What is happening in our world? Who is doing what? what is going on now? These are questions that will be answered. Enjoy.
The Best ’90s Movies of All Time
Ah, the ’90s. It’s hard to believe there was a time when we were naive enough to actually think that Y2K would happen. As if the World Wide Web could stop running and not carry through with its plan to reign eternally over humanity? Okay, maybe we’re getting a little too cyberpunk. But you’re the one who wanted some ’90s energy.
The point is: whether you’re a tech geek or an analog purist, there’s probably been a day or two where you’ve dreamt of a post-Internet society. Or, at least, a pre-Internet-running-every-facet-of-our-lives society. With this yearning, we stumble back to the ’90s. When flip phones were high-tech, and the GameBoy Color was close to godliness. Before grunge was “emo,” and cartoons weren’t CGI.
Is that a tear in your eye, or a rhinestone? It’s okay, we miss those days, too. But, don’t fret: just because they’re gone doesn’t mean you can’t reminisce with some cinematic gems of pre-2000s nostalgia. So, give your Walkman a break and stop foraging through that VCR collection. (It’s starting to look desperate.) These are the best movies of the ’90s.
The Shawshank Redemption
Tim Robbins and Morgan Freeman star in this gripping film based off of Stephen King’s novella Rita Hayworth and the Shawshank Redemption. After being sentenced to two consecutive life sentences for allegedly killing his wife and her lover, one man must make peace with the consequences of a crime he swears he didn’t commit.
The quintessential gateway to Quentin Tarantino’s filmography, Pulp Fiction is an action-packed, multi-perspective thriller starring the likes of Bruce Willis, John Travolta, Samuel L. Jackson, and Uma Thurman, among others. Circulating around two hitmen in Los Angeles, the film is as gory and mind-blowing as it is humorous.
The type of film that’s so memorable you could spend a whole day retelling it to strangers at a bus stop. Tom Hanks stars as a slow-witted man who lives an all-but-limited life, living through major moments in U.S. history while blazing a trail for himself.
The Silence of the Lambs
Jodie Foster stars as Clarice Sterling, a student at the FBI training facility, who is assigned to interview and study serial killer Dr. Hannibal Lecter, played by Anthony Hopkins. The interview is meant to aid in a larger, onlooking investigation of another serial killer, Buffalo Bill, but her learning becomes more hands-on than one would think.
Good Will Hunting
Matt Damon and Robin Williams star in this heartwarming and charming story about an MIT custodian with a genius-level IQ, who gets discovered by a professor there after solving an equation on a chalkboard. Despite his intelligence, the custodian receives crucial life lessons from the professor—and a chance to turn his life around.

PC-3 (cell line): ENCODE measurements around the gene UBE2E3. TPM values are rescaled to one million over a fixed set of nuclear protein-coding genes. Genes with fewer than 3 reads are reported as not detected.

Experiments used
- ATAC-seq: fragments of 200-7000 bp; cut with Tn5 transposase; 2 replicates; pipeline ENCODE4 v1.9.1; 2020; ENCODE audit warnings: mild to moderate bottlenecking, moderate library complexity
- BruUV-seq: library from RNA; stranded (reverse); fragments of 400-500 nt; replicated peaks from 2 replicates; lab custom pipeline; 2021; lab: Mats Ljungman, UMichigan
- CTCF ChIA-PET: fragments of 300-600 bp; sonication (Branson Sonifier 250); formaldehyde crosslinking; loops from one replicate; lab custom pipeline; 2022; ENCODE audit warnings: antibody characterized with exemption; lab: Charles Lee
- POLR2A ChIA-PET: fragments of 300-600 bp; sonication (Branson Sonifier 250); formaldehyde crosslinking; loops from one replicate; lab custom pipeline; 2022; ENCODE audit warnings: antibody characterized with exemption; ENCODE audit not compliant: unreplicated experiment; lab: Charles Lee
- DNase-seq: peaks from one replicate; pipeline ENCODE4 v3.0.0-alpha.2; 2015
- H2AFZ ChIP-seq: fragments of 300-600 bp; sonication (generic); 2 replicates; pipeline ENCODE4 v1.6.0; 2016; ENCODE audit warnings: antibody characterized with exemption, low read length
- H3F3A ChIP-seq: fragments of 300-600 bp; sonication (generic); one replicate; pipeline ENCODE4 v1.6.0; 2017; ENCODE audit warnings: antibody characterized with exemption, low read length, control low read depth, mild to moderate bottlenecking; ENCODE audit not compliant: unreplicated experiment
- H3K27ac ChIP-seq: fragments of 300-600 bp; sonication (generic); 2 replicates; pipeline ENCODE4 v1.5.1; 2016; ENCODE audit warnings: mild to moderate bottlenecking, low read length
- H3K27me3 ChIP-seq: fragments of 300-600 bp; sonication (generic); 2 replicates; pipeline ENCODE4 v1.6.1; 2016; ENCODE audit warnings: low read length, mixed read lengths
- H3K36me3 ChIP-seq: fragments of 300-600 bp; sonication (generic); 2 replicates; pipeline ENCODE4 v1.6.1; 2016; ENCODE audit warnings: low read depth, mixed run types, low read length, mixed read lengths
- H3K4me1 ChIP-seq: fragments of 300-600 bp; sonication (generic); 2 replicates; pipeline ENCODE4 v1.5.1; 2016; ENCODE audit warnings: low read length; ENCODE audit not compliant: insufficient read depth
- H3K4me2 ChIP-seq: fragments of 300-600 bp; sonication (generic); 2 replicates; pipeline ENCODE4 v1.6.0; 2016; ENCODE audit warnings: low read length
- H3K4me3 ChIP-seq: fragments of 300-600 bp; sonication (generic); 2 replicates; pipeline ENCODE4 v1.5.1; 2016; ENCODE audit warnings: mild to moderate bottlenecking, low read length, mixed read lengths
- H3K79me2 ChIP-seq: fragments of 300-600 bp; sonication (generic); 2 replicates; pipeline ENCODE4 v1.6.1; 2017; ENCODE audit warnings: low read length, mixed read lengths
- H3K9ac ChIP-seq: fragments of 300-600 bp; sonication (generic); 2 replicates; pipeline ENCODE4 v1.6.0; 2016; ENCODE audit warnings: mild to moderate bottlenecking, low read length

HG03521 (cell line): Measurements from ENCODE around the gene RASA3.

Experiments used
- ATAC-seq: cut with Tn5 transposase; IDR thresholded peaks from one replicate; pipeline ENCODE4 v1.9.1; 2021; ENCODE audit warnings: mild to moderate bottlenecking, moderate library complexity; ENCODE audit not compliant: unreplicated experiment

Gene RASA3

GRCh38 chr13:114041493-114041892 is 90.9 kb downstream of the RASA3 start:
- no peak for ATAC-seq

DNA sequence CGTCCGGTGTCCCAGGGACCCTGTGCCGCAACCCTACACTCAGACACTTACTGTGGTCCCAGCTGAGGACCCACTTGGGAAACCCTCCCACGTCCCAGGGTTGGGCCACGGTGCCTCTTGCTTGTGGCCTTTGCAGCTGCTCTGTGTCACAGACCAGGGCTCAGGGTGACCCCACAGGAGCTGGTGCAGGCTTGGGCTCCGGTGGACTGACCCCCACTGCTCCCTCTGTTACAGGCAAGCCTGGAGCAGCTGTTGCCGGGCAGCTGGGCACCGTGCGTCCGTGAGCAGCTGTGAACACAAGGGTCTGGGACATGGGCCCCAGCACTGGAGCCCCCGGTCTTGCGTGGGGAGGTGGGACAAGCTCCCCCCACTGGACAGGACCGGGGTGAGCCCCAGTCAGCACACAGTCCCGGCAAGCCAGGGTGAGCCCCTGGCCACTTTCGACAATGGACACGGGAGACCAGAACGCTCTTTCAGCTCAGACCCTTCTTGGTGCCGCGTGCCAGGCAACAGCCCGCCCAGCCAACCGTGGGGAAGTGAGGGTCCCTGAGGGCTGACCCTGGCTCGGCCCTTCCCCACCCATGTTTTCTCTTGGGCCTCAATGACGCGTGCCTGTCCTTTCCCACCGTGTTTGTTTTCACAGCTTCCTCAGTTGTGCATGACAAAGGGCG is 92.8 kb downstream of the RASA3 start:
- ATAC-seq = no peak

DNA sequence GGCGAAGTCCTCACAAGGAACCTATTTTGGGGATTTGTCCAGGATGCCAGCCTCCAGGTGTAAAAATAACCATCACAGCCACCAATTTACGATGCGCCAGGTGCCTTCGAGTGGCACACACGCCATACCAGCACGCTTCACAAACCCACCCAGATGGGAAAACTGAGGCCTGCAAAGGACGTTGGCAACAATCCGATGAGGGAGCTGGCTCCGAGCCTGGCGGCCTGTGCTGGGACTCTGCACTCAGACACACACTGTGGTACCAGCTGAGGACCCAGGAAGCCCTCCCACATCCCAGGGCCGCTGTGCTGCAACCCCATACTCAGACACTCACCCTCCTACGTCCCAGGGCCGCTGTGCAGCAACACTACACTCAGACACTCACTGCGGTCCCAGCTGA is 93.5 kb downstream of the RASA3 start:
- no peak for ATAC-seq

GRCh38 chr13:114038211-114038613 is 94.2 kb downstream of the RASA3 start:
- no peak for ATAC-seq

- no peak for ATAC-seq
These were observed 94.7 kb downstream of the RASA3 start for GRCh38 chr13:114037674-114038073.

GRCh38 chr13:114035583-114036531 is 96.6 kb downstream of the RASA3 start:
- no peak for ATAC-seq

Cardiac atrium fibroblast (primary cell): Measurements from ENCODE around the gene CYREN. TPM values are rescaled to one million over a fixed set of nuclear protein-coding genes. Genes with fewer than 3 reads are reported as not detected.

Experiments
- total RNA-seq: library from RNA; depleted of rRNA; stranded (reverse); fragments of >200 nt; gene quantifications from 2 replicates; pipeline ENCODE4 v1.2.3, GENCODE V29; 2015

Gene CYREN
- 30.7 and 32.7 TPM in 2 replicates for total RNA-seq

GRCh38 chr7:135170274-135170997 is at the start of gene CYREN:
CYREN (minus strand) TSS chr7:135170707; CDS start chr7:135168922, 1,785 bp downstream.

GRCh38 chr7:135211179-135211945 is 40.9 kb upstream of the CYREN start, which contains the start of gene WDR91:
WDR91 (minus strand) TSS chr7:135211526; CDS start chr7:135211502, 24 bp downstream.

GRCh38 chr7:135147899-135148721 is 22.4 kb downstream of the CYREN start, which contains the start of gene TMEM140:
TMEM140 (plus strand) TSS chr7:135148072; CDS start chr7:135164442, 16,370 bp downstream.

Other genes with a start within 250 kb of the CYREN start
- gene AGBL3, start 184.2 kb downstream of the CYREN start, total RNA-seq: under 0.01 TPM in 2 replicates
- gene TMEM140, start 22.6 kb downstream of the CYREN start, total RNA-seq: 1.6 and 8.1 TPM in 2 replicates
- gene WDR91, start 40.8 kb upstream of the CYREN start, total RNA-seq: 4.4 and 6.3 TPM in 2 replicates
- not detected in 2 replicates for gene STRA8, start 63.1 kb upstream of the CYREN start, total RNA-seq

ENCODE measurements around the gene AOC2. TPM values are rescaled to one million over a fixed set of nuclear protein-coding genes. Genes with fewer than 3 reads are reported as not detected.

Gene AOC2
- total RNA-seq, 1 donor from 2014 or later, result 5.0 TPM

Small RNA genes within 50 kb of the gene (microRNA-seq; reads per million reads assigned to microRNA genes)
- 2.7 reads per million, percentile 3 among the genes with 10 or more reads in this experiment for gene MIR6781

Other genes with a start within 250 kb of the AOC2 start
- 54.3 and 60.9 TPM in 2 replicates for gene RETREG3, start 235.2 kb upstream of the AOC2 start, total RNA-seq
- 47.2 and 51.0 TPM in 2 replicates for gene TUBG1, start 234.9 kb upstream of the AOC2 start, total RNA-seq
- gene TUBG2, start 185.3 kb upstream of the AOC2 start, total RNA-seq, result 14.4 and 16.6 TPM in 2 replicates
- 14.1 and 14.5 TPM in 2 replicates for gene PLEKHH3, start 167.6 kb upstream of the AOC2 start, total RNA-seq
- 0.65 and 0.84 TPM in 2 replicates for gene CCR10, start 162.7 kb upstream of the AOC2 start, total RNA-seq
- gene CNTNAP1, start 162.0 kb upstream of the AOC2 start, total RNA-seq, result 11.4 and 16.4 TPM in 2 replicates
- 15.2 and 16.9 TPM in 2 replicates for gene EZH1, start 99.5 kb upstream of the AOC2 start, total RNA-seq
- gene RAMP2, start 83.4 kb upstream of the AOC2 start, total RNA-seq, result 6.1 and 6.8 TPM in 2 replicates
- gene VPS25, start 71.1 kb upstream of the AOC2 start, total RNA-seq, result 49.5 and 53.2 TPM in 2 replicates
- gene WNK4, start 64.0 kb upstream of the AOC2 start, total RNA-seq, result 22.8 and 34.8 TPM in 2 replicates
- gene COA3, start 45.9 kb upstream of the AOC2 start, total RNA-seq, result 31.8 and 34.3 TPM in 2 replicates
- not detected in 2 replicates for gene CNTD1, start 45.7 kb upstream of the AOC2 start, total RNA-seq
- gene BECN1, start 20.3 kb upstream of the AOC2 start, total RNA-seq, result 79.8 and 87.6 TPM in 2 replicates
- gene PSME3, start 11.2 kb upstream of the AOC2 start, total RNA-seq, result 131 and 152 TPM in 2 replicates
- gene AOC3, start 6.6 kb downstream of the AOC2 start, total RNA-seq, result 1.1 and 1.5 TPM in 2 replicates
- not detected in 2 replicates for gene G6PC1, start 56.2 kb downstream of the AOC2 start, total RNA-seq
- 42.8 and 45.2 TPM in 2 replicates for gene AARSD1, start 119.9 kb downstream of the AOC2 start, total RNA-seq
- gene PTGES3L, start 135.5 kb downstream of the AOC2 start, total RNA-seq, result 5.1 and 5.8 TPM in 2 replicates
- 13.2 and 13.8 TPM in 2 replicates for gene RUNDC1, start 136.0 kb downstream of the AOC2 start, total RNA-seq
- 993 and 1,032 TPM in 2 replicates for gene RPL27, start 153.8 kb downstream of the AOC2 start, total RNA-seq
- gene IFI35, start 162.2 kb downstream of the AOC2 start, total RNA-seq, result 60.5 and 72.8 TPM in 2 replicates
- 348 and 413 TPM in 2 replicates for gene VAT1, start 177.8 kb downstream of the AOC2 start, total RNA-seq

Directed by Steven Spielberg, Schindler’s List tells the story of Oskar Schindler, a Sudetan German man living in WWII Poland who employs Jewish workers in his factory as a means of saving them from the Holocaust.
Nothing says toxic masculinity quite like bored businessmen making a fighting ring out of sheer disappointment with their lives. Edward Norton and Brad Pitt star in this classic thriller that packs a punch from start to finish.
The Truman Show
As meta as it gets, The Truman Show stars Jim Carrey as Truman Burbank, a man who doesn’t realize that he has spent his entire life on a TV set with his livelihood being orchestrated and broadcasted to the American public.
The Big Lebowski
The Coen Brothers’ The Big Lebowski is an epic crime caper comedy starring Jeff Bridges as “The Dude,” a man whose life is turned upside-down when he is attacked for his mistaken identity. The listless and lazy man discovers a newfound sense of purpose in tracking down the man he was mistaken for: the Big Lebowski.
One of Martin Scorsese’s best, Goodfellas is based off Nicholas Pileggi’s book Wiseguy, which tells the story of mobster and FBI informant Henry Hill. Hill, a half-Sicilian and half-Irish Brooklynite, finds his identity and fate both split in two when he realizes the feds and his own mob are both after him.
Shot over the course of five years, this acclaimed documentary follows the pursuits of two high schoolers from the inner city of Chicago who travel every day to attend a predominantly white, suburbian high school. Recruited for the school’s prestigious basketball program, the two work towards their dream of going pro.
Film greats Spike Lee and Denzel Washington team up to tackle the biopic of one of the most influential men of the Civil Rights movement and American history as a whole: Malcolm X.
Writer-director Wong Kar-wai’s beloved Chungking Express tells the story of two lovesick Hong Kong policemen. One, who is struggling through an ultimatum to get over his lost love. The other, who is working through a breakup with his ex through an unexpected new flame.
Paris Is Burning
Jennie Livingston’s canonical documentary Paris Is Burning is an unforgettable dive into the underground ballroom scene of 1980s New York City. Required viewing for all Drag Race fans, as well as practically anyone who wants to learn about and acknowledge the roots that today’s pop culture holds in drag culture.
Based on Irvine Welsh’s novel of the same title and directed by Danny Boyle, Trainspotting follows a group of down-and-out youths in Edinburgh who work their way through the hassles of heroin addiction, poverty, and life.
This content is created and maintained by a third party, and imported onto this page to help users provide their email addresses. You may be able to find more information about this and similar content at piano.io